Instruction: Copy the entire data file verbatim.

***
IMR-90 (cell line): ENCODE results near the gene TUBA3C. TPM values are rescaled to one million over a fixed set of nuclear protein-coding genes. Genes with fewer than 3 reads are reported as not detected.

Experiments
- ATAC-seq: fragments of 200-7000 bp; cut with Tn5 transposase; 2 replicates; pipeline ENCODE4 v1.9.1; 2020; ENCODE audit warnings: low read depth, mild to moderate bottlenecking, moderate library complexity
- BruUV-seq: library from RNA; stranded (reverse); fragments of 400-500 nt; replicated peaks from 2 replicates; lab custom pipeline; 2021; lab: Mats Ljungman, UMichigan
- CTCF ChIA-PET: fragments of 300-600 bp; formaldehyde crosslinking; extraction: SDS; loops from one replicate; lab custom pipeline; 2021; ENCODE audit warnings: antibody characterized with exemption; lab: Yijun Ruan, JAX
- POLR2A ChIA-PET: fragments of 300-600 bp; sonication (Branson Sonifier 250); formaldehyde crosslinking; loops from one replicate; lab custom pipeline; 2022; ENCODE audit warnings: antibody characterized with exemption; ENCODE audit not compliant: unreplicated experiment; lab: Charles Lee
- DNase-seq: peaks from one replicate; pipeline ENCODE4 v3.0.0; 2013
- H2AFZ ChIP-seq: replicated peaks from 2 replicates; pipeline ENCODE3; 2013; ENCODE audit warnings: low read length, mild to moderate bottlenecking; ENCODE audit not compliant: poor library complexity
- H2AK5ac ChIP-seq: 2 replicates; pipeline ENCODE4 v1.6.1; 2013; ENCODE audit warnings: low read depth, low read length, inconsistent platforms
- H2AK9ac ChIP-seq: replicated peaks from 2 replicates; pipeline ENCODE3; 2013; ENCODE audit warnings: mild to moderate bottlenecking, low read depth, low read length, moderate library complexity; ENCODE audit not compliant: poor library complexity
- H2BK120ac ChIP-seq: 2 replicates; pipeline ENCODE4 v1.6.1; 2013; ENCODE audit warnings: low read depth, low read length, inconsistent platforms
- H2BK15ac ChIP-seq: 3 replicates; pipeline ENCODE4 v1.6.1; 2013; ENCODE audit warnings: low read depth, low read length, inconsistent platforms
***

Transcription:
IMR-90 (cell line): ENCODE results near the gene TUBA3C. TPM values are rescaled to one million over a fixed set of nuclear protein-coding genes. Genes with fewer than 3 reads are reported as not detected.

Experiments
- ATAC-seq: fragments of 200-7000 bp; cut with Tn5 transposase; 2 replicates; pipeline ENCODE4 v1.9.1; 2020; ENCODE audit warnings: low read depth, mild to moderate bottlenecking, moderate library complexity
- BruUV-seq: library from RNA; stranded (reverse); fragments of 400-500 nt; replicated peaks from 2 replicates; lab custom pipeline; 2021; lab: Mats Ljungman, UMichigan
- CTCF ChIA-PET: fragments of 300-600 bp; formaldehyde crosslinking; extraction: SDS; loops from one replicate; lab custom pipeline; 2021; ENCODE audit warnings: antibody characterized with exemption; lab: Yijun Ruan, JAX
- POLR2A ChIA-PET: fragments of 300-600 bp; sonication (Branson Sonifier 250); formaldehyde crosslinking; loops from one replicate; lab custom pipeline; 2022; ENCODE audit warnings: antibody characterized with exemption; ENCODE audit not compliant: unreplicated experiment; lab: Charles Lee
- DNase-seq: peaks from one replicate; pipeline ENCODE4 v3.0.0; 2013
- H2AFZ ChIP-seq: replicated peaks from 2 replicates; pipeline ENCODE3; 2013; ENCODE audit warnings: low read length, mild to moderate bottlenecking; ENCODE audit not compliant: poor library complexity
- H2AK5ac ChIP-seq: 2 replicates; pipeline ENCODE4 v1.6.1; 2013; ENCODE audit warnings: low read depth, low read length, inconsistent platforms
- H2AK9ac ChIP-seq: replicated peaks from 2 replicates; pipeline ENCODE3; 2013; ENCODE audit warnings: mild to moderate bottlenecking, low read depth, low read length, moderate library complexity; ENCODE audit not compliant: poor library complexity
- H2BK120ac ChIP-seq: 2 replicates; pipeline ENCODE4 v1.6.1; 2013; ENCODE audit warnings: low read depth, low read length, inconsistent platforms
- H2BK15ac ChIP-seq: 3 replicates; pipeline ENCODE4 v1.6.1; 2013; ENCODE audit warnings: low read depth, low read length, inconsistent platforms